428 Reasons Digitally Engaged Customers Matter
Hint: Each reason is a percent
If an average 428 percent increase in fee income is small potatoes to your bank, you can skip this article and my breakout session at next month’s ABA Marketing and Retail Conference. I won’t be offended. After all, the other breakout sessions look good. I’d attend them myself, but—I’m sure you understand—I’m kind of obligated to attend mine.
Back to that average 428 percent. That figure comes from Fiserv’s proprietary research. It represents the average of how much more fee income digital banks generate than non-digital banks.
The numbers behind the average are more surprising and quite telling. At the low end are customers aged 61-70, where the average increase comes in at a not-paltry 242 percent. At the other extreme is the 0-18 age group, which comes in at 1,137 percent.
In real dollars, the 61-70-year-olds account for almost twice the fee income as the 0-18-year-olds. No surprise there. Older folks have more money to throw around. That is, they have more money right now. I seem to recall that an issue weighing heavily on bankers is that our not-too-distant future depends on winning over the young’uns. If the young’uns want digital banking and don’t mind paying for it—and the numbers suggest they don’t mind at all—it takes little vision to realize that a winning bank will not just offer but champion digital services.
This article is the first of three before the conference. In the next article I’ll share some best practices, and in the final one I’ll share a few important points to remember. For the whole story, I hope you’ll join me for my session, “Better Together: Marketing Mobile and Tablet Banking with the Help of IT.” It’s on Sunday, September 7, at 3:45.
I hope to see you in Orlando.
You may know that Rupert Murdoch acquired the New York Post in 1976. You may also know that Murdoch is less known for responsible journalism than for pandering to mass audiences to serve up to advertisers at top dollar.
So I suppose I shouldn’t have been surprised last week to see this New York Post headline: “Bank outlets shutter as mobile services grow.” Nor to see writer John Aidan Byrne’s equally despairing lede: “Bank branches are falling like tree limbs in a storm …”
The cause of all the mayhem? None other than “America’s profit-hungry banks… ” who are “… dismantling more of their brick-and-mortar outposts with lower-cost, increasingly popular tech and mobile services …”
Curse you, you profit-hungry bankers!
Funny. I visited New York not long ago. I don’t recall stepping over a single fallen tree limb, much less a fallen bank branch. Maybe I need to pay more attention to where I’m walking.
Instead of a banks-falling-like-trees metaphor, Byrne could have used an evolution-of-stronger-banks metaphor. He could have shown how mobile banking creates jobs, drives down costs, reduces fraud, and brings opportunities to more of the world than ever before. He could have explained that profits are vital for building a strong economy.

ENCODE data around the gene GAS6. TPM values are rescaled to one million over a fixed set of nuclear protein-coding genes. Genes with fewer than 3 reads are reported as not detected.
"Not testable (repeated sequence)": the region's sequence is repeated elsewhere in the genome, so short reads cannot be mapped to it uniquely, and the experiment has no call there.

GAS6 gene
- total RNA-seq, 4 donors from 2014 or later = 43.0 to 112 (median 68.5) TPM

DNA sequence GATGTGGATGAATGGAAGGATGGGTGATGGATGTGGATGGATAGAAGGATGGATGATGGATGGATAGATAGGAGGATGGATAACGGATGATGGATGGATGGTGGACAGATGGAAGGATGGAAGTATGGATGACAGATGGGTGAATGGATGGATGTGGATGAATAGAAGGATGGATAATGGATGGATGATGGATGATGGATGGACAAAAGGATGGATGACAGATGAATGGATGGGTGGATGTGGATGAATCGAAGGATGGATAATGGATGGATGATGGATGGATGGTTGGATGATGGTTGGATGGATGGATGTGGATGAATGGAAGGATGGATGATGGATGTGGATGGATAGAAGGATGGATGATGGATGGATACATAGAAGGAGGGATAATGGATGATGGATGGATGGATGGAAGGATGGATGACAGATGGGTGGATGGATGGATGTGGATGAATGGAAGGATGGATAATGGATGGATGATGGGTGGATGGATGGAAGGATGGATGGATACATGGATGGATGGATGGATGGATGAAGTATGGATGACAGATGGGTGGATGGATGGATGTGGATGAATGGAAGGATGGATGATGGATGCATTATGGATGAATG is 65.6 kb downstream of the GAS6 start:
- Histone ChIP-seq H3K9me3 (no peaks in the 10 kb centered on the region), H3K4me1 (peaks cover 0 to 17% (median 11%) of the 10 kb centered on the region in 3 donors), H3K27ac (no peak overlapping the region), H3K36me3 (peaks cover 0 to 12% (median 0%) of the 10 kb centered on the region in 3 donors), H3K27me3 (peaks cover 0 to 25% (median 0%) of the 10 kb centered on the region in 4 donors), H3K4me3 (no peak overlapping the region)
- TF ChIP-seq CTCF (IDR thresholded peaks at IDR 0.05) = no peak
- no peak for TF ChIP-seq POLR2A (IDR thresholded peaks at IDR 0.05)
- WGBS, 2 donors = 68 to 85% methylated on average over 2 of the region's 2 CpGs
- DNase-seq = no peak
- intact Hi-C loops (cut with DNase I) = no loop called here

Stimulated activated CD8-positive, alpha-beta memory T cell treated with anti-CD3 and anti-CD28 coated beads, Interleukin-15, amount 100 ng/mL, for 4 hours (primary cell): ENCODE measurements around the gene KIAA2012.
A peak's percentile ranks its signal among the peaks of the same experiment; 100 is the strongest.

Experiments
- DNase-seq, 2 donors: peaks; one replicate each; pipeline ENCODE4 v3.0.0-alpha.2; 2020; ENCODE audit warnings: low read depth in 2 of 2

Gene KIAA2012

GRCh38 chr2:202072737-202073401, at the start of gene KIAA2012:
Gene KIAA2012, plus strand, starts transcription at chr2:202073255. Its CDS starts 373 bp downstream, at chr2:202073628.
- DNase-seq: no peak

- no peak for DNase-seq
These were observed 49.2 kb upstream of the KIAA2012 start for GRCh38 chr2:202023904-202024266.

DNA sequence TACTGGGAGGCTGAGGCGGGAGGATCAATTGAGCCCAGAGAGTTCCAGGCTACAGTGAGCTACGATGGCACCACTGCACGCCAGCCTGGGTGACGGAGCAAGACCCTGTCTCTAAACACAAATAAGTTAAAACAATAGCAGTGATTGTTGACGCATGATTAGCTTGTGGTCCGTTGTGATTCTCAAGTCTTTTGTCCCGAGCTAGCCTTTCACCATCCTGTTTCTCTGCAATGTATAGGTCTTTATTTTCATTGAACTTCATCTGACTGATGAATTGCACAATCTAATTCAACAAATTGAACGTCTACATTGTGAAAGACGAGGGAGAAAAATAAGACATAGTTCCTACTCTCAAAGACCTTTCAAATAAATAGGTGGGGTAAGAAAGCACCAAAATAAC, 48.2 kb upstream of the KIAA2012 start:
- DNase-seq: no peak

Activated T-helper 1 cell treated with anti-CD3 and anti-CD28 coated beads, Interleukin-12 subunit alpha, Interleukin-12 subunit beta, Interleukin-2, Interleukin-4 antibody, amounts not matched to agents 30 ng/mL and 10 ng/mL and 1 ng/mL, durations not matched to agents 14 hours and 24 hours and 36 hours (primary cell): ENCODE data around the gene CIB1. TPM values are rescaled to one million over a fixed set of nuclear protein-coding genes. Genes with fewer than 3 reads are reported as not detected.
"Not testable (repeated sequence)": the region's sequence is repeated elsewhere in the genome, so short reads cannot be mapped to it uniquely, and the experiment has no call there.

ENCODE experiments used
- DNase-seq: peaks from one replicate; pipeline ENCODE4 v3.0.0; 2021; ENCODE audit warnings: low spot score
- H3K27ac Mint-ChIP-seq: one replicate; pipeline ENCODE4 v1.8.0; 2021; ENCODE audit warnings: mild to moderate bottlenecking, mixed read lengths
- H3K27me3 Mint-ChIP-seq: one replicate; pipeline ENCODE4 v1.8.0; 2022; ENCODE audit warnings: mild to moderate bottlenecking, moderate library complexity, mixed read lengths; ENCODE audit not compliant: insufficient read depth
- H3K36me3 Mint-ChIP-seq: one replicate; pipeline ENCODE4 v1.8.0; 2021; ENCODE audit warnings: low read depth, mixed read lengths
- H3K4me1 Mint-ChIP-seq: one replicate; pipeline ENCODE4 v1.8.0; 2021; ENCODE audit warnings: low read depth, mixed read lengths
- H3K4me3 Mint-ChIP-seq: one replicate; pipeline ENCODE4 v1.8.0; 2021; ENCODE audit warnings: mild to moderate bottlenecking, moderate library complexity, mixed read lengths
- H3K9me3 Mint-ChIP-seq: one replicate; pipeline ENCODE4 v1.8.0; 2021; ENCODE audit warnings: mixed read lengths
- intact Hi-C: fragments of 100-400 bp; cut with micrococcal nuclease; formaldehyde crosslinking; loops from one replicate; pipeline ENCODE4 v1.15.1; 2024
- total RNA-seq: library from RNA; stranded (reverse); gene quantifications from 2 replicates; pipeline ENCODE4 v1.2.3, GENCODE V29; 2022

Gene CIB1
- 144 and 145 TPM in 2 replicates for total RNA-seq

But then, that’s not his job. It’s ours.
Byrne did his job. He spun a story in sync with the Post’s tabloid nature. Meanwhile, we, the mobile banking industry, have for too long focused on promoting the awesomeness of the mobile banking world, and the even more awesome world to come, to the banking industry. It is equally important that we promote it to the masses. Else, they are left to the voices of naysayers and sensationalists.
Mark Twain said it well: “A lie can travel halfway around the world while the truth is putting on its shoes.” Pro-active PR is easier than remedial PR. It’s not too late to tell our side, the real side, the positive side, of the emerging mobile banking world. But we need start now, before we find ourselves having to play catch-up.
On a positive note, click here to check out Phillip Ryan’s responsible reporting on the same information on bankinnovation.net. But, to my point, this is an intra-industry piece. We need to address more than just one another. If consumers knew what we knew, they’d be thrilled at what is to come. Let’s no longer talk just to ourselves. Let’s get busy placing truthful, positive stories about mobile banking in the popular consumer press.
Some marketers avoid acknowledging even the slightest negative word. That’s not just naïve but risky. When a negative tweet can reach millions, the only question is whether you want to try turning complaints to your benefit or leave them to them run rampant on their own.
That is why last week I dared digital banking marketers to show their laundry. For a look at how that can be a winning strategy, I commend you to respected catalog marketer Levenger. They publish every customer review, good or bad, of every product, and bazaarvoice guarantees it. Even more courageous, review sort options include “rating–low to high.”
These are not acts of self-sabotage. For one thing, posting the negative increases the credibility of the positive. For another, Levenger uses bad reviews to showcase good policy. Take, for instance, the response they posted to a criticism of their iPad Mini folio: “…We apologize this case did not meet your expectations … Customer satisfaction is our first priority and we offer a 100% guarantee on all of our products. Please contact our customer service center at 1(800) 544-0880 to discuss how we can make this right.” Or take their reply to an unhappy leather billfold owner, which, besides offering a replacement, says, “… We have forwarded your concerns to our Product and Development team for review … [and they] have made improvements to the design of the wallet that will eliminate previously encountered problems.”
With a few lines, Levenger shows that they willingly replace or refund, that feedback does not fall on deaf ears, and that the design team actually uses feedback to improve products. You may be dissuaded from buying the folio or billfold, but your confidence in the risk-free nature of doing business with Levenger will only rise.